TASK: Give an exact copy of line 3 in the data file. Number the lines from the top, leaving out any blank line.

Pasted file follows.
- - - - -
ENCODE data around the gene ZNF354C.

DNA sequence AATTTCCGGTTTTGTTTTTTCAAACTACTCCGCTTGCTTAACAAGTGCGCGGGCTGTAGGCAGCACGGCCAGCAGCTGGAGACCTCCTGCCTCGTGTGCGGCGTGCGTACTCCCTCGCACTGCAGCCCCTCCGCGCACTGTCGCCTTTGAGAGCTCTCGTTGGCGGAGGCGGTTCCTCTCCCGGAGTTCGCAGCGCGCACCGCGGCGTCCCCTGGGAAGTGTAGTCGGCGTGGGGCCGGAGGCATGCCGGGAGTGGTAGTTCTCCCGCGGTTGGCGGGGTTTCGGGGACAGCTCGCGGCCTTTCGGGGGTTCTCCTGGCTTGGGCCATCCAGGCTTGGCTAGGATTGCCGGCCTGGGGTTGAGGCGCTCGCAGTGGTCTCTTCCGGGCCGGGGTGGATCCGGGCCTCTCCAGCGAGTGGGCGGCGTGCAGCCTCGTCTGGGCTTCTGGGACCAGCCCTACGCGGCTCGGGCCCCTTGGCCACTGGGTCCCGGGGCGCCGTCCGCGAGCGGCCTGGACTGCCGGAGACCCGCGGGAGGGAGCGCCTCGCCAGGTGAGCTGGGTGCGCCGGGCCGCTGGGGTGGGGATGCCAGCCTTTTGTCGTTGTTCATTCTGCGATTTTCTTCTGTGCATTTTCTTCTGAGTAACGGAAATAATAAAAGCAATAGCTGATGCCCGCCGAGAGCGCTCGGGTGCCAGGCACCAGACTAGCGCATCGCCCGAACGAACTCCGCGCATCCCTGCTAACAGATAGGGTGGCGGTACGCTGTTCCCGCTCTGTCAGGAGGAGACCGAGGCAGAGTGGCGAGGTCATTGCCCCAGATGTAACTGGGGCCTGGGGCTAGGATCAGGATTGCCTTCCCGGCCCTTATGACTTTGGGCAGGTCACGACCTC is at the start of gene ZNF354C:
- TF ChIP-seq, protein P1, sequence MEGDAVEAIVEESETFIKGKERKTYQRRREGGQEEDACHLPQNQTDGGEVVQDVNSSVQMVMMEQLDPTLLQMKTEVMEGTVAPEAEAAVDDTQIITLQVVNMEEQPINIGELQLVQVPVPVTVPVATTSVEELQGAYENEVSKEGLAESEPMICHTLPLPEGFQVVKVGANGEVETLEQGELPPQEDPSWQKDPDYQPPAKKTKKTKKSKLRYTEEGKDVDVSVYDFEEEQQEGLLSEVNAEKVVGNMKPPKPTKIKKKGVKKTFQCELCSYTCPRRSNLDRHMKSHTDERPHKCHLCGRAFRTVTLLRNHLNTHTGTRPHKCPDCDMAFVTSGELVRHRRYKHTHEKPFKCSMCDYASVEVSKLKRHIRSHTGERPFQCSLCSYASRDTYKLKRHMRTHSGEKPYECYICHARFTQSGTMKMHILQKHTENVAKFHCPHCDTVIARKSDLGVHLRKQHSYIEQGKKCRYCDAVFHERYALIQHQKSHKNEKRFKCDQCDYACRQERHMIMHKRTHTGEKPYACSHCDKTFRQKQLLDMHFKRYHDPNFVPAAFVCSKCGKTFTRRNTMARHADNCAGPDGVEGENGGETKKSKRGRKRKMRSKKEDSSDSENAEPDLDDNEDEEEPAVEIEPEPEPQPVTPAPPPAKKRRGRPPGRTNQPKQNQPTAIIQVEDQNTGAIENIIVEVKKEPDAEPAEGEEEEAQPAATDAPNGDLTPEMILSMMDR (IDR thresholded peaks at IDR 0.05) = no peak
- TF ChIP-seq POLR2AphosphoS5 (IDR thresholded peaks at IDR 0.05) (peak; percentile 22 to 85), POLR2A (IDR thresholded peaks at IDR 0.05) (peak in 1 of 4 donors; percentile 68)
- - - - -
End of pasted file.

- TF ChIP-seq, protein P1, sequence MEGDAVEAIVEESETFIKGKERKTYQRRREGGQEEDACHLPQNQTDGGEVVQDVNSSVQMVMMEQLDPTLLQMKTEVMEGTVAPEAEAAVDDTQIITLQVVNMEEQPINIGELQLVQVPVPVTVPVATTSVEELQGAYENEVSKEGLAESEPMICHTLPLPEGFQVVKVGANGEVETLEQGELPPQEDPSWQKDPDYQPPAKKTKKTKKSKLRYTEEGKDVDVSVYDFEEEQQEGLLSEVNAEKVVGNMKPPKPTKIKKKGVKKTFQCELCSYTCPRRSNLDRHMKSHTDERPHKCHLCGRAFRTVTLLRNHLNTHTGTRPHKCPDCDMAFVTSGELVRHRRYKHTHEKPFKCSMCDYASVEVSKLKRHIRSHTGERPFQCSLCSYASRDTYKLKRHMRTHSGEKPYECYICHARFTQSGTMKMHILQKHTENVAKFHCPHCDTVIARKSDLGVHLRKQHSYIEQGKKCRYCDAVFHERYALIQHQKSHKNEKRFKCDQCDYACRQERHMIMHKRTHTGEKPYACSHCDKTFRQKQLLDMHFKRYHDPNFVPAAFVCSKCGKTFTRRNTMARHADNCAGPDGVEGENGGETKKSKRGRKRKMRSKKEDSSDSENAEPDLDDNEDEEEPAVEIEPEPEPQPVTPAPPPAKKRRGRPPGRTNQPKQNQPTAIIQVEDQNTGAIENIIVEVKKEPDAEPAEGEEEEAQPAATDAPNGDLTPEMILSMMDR (IDR thresholded peaks at IDR 0.05) = no peak